Background: Recent technological advances have revealed thousands of functional open reading frames (ORF) that have eluded reference genome annotations. These overlooked ORFs are found throughout the genome, in any reading frame of transcripts, mature or non-coding, and can overlap annotated ORFs in a different reading frame. The exploration of these novel ORFs in genomic datasets and of their role in genetic traits is hindered by a lack of software.
Results: Here, we present OpenVar, a genomic variant annotator that mends that gap and fosters meaningful discoveries. To illustrate the potential of OpenVar, we analysed all variants within SynMicDB, a database of cancer-associated synonymous mutations. By including non-canonical ORFs in the analysis, OpenVar yields a 33.6-fold, 13.8-fold and 8.3-fold increase in high impact variants over Annovar, SnpEff and VEP respectively. We highlighted an overlapping non-canonical ORF in the HEY2 gene where variants significantly clustered.
Conclusions: OpenVar integrates non-canonical ORFs in the analysis of genomic variants, unveiling new research avenues to better understand the genotype-phenotype relationships.
Technological advances have recently enabled both routine whole-genome sequencing and a deeper understanding of the coding potential of genomes. On the former, with the introduction of Next-Generation Sequencing techniques, reading one’s genome has never been so reliable and affordable, still a fourth of Mendelian phenotypes remain without a known molecular basis (www.omim.org/statistics). On the latter, the emergence of ribosome profiling (Ribo-seq) has unveiled the unsuspected depth of the coding potential of eukaryotic genomes1. As Ribo-seq detects mRNA translation events, it revealed signatures outside of annotated open reading frames (ORFs) defined by reference gene annotations2. Yet, these annotations are used worldwide in fundamental and clinical research, providing the necessary dictionary to read a genome. Now aware that thousands of functional alternative ORFs have eluded annotation3–6, we need to assess their role in diseases7–9.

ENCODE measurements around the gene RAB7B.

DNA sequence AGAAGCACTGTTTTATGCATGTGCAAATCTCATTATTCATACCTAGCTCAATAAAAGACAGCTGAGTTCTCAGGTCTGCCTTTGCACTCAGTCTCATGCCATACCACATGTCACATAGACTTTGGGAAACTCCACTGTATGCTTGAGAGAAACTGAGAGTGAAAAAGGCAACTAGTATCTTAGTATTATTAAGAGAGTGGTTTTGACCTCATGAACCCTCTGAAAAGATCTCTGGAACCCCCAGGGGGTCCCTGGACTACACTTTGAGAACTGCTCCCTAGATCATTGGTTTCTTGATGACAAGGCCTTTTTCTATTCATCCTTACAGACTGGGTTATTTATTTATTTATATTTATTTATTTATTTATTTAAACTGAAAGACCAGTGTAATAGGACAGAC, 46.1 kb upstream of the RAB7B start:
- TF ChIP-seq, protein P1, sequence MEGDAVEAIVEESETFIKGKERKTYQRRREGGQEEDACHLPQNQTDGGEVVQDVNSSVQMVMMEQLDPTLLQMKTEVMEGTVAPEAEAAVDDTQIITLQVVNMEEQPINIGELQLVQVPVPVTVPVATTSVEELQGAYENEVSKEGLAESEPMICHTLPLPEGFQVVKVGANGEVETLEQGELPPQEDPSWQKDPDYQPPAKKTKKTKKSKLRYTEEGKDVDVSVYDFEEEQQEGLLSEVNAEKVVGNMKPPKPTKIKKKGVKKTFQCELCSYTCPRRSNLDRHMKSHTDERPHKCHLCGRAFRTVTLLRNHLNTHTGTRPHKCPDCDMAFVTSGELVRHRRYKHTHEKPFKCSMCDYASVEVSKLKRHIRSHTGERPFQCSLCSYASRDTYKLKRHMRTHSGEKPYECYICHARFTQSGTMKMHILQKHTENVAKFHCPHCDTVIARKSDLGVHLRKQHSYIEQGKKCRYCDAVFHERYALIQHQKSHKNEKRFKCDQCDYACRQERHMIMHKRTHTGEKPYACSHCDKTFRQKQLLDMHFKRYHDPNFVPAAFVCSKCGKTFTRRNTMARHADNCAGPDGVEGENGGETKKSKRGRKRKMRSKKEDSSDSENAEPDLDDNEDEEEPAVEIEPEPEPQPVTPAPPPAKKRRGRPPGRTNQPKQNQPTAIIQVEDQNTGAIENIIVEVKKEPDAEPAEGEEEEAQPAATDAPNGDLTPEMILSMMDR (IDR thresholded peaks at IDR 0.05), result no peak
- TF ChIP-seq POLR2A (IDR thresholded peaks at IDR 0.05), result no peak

Serendipitous discoveries have highlighted likely pathological variants in currently unannotated ORFs7,8,10. However, most studies focused on upstream ORFs8, partly because no tool is currently available to evaluate variants falling in dual-coding regions where two ORFs overlap. This lack of software drastically impedes the discoveries and interpretation of disease-linked variants in these regions10.
Therefore, we developed OpenVar (https://openprot.org/openvar/), an open source tool to annotate and explore the impact of genomic variants using deeper genome annotations, such as OpenProt3. OpenVar is available as a python package and an easy-to-use web-based platform, facilitating its implementation independently of one’s computing knowledge or resources.